Hannibal Lecter attracts Oscar-winning talent: Jeremy Irons, another Academy honoree, was also briefly considered for the role. But as he told the Daily Telegraph in 2010, he passed on the role after playing a maladjusted character in David Cronenberg's Dead Ringers (make that two characters, since Irons was cast as identical twin gynecologists). He was also about to begin work as accused murderer Claus von Bulow in Barbet Schroder's Reversal of Fortune, which would earn him the Oscar in 1991. "I like doing edgy things," Irons told the Telegraph, but he has his limits. "I thought I just can't do it. I'm already too far down this road. And when I saw what Tony Hopkins had done, I thought, 'Thank Christ I didn't do it.'" Nothing at all against the esteemed Mr. Irons, but it seems safe to assume that millions of Lambs fans feel the same way.

Christopher Lee and Peter Cushing: The Halloween Hold-Outs

The late Sir Christopher Lee and Peter Cushing, OBE, were nothing short of horror movie royalty, thanks to their frequent collaborations for England's Hammer Films during the 1960s, most notably as Dracula and Dr. Van Helsing in Horror of Dracula. Those films made both actors go-tos for horror roles throughout their long careers, including Sam Loomis, Michael Myers' doctor turned pursuer, in John Carpenter's Halloween. The documentary Halloween: A Cut Above the Rest details that both Lee and Cushing were offered Loomis and turned it down, which led Carpenter and producer Debra Hill to approach another English actor with a talent for the sinister: Donald Pleasance. The actor — who was largely known at the time for his stage work and as a Bond villain in You Only Live Twice — would go on to reprise Loomis in five Halloween sequels before his death in 1995. Lee would later tell both Carpenter and Hill that he regretted his decision, though his late-career revival in both the Star Wars and Lord of the Rings franchises must have made up for that choice.

Drew Barrymore and Janeane Garofalo: Reluctant Scream Queens

Wes Craven's Scream not only informed the direction of horror films in the 1990s, but boosted many of its young cast to stardom, including Neve Campbell, Matthew Lillard, and Rose McGowan. Dozens of actors auditioned to play Craven and Kevin Williamson's terrorized teens, and initially, Drew Barrymore was offered the role of franchise heroine Sidney Prescott. But Barrymore turned it down, offering instead to play the smaller but crucial character of Casey Becker, who is killed in the film's creepy opening sequence. As ABC News noted, Barrymore said that everything she loved about the script was contained in that sequence. Another almost-cast member was comedian Janeane Garofalo, who auditioned for but turned down the role of newscaster Gale Weathers; that decision opened the door for Courteney Cox, though the producers initially rejected her on the basis of her nice-girl image from Friends. Cox lobbied hard for the role and eventually won out.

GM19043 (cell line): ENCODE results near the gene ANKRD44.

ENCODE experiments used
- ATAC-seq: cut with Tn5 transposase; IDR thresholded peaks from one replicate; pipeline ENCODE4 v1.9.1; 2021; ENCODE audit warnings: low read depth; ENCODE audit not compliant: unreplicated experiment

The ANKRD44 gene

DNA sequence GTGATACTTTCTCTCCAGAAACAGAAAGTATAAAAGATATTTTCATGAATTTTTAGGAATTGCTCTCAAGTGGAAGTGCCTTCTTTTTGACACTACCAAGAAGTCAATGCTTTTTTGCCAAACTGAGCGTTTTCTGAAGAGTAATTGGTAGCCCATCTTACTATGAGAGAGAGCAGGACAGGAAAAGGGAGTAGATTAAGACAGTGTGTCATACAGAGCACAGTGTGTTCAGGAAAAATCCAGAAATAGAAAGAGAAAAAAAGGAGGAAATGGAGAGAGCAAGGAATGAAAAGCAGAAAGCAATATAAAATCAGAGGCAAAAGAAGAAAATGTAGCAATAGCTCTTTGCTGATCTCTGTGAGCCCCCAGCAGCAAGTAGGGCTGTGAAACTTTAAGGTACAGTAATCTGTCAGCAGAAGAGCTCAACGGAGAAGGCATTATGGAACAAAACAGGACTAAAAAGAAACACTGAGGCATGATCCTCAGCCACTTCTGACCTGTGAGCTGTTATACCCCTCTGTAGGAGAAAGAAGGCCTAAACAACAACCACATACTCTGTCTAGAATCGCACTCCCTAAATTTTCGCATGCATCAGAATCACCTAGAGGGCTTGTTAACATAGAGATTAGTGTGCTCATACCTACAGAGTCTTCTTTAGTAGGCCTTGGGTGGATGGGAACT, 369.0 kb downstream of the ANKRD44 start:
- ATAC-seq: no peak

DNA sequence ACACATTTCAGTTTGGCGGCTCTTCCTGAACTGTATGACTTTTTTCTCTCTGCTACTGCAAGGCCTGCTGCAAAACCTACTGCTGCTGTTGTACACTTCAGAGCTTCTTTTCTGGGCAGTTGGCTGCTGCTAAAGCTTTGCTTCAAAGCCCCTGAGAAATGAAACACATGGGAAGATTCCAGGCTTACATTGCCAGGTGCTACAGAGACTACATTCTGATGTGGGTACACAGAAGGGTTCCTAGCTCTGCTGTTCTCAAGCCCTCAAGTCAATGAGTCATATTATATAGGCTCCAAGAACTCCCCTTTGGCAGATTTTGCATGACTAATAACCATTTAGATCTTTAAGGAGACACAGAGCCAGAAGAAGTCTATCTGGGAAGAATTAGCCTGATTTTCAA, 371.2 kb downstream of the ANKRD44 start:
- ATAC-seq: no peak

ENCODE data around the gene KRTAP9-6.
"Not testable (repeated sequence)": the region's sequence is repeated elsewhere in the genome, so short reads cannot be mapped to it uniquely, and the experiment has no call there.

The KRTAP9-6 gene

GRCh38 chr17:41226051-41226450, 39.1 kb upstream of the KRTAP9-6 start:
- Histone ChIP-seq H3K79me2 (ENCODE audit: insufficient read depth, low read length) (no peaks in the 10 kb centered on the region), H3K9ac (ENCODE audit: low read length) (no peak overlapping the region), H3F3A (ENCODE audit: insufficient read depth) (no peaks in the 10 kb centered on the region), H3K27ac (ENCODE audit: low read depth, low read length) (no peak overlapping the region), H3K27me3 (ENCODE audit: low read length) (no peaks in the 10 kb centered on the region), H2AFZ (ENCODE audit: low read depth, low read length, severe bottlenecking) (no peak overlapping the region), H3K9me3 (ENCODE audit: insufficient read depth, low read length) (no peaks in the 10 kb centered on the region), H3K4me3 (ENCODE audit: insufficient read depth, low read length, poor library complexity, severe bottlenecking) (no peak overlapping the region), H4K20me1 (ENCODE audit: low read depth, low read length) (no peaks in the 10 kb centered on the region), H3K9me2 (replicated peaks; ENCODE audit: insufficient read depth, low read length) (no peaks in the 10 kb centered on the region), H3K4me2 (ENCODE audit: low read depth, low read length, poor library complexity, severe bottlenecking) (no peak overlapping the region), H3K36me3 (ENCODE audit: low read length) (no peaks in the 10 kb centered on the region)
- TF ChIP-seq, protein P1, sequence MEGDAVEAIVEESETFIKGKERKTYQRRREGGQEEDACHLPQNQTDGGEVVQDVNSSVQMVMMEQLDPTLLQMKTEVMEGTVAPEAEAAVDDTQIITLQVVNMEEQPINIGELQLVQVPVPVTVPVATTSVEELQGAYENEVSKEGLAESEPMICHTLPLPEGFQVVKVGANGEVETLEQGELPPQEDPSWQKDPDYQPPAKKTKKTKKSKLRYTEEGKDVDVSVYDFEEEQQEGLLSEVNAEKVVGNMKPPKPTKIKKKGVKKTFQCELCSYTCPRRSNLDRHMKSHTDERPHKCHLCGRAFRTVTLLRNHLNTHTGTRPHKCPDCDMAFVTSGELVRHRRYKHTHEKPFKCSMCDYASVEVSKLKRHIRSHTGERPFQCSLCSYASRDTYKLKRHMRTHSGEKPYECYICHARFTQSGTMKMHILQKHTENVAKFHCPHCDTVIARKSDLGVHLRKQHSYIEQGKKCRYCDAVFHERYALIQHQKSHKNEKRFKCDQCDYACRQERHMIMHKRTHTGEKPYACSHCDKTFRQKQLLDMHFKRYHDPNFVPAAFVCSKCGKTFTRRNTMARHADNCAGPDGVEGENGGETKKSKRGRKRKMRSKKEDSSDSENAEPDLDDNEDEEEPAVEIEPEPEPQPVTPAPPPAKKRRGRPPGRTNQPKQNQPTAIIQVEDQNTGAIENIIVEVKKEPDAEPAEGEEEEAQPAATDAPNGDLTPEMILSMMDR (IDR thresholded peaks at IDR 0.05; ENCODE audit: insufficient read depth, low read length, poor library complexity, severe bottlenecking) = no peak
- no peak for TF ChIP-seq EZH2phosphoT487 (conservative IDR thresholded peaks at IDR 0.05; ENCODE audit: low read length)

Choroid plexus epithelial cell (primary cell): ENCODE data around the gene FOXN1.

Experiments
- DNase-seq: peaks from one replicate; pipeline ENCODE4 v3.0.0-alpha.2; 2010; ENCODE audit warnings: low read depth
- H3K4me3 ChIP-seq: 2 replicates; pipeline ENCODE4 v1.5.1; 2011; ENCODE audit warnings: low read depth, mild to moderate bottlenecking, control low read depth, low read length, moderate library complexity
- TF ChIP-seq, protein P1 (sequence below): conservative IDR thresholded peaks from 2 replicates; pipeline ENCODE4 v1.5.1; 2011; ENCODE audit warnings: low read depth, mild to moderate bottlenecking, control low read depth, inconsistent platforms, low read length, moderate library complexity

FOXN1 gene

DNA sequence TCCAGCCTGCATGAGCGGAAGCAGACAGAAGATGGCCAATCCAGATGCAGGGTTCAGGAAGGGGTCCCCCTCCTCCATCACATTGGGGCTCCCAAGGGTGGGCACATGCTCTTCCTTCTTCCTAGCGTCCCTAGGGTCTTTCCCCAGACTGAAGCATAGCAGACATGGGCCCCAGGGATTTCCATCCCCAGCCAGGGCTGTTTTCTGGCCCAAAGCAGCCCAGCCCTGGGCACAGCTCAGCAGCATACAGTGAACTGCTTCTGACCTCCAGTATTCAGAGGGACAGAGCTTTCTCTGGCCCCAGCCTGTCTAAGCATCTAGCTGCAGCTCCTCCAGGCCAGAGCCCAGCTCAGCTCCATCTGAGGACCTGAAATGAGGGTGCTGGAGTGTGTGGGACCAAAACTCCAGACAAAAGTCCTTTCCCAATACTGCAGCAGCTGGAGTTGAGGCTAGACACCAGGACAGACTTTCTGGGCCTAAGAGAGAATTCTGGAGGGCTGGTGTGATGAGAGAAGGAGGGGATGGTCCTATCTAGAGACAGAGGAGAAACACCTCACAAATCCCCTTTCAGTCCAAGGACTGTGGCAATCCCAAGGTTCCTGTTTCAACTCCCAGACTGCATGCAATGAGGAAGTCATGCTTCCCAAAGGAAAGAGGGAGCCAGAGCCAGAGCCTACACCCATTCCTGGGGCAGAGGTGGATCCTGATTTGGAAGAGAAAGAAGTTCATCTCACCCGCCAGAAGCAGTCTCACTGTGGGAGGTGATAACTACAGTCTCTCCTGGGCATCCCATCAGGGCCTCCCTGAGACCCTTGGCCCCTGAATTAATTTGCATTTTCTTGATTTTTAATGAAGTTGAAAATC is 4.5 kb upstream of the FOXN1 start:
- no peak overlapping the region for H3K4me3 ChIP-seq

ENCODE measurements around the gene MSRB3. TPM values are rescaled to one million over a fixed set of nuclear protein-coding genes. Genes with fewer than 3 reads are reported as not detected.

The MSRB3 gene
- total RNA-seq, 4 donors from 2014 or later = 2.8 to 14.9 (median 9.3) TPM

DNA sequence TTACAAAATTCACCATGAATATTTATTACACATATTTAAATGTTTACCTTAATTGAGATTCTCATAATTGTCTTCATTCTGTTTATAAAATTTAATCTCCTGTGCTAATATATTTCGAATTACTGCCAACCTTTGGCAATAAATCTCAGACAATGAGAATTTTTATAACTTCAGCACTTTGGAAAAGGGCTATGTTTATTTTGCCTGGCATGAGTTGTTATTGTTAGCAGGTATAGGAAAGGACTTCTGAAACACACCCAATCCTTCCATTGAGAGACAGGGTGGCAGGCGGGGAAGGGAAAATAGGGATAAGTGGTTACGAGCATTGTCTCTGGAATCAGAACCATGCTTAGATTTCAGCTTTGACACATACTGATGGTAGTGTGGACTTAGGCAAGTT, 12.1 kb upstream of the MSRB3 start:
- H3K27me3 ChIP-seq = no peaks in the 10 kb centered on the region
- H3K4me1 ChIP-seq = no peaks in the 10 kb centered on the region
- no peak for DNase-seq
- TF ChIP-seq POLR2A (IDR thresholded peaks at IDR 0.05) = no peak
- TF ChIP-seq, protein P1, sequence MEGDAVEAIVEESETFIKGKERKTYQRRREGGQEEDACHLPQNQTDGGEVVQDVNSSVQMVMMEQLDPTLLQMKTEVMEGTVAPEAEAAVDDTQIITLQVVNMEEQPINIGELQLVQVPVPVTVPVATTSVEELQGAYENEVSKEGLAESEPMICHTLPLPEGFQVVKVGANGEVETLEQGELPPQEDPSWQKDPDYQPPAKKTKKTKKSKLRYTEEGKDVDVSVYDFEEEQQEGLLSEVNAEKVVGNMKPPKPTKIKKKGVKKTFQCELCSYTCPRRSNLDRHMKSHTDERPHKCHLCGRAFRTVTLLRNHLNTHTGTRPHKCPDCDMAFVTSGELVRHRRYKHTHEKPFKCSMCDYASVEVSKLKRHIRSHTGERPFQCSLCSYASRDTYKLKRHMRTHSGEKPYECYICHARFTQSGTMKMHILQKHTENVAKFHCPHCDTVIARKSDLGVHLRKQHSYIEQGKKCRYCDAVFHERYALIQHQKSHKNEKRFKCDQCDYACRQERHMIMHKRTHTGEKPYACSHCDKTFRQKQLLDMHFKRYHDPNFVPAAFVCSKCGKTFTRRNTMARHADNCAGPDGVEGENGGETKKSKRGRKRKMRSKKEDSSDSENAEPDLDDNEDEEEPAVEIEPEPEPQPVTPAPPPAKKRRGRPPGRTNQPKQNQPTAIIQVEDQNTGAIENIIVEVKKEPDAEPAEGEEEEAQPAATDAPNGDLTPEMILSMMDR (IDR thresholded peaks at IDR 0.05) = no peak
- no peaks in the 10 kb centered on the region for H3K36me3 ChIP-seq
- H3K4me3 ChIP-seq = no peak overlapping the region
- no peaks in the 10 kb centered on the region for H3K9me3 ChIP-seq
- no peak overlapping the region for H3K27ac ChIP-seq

Robert Duvall, Lee Marvin and Sterling Hayden feel the bite

When casting Jaws, director Steven Spielberg wanted "somewhat anonymous" actors with whom audiences would identify, even in a story about a giant, man-eating shark. Despite his wishes, producers Richard Zanuck and David Brown wanted name actors for the three leads, including Robert Duvall, who had then recently appeared in The Godfather. Duvall was offered the role of Chief Brody, but refused, citing his interest in playing Quint. The latter was also offered to a pair of Hollywood veterans — Lee Marvin and Sterling Hayden — but both turned it down, with Hayden telling Spielberg that as a fisherman in real life, he expected to battle a real shark in the film. You can guess the response to that request. The director eventually came to his triumvirate of heroes in Roy Scheider, Robert Shaw and Richard Dreyfuss.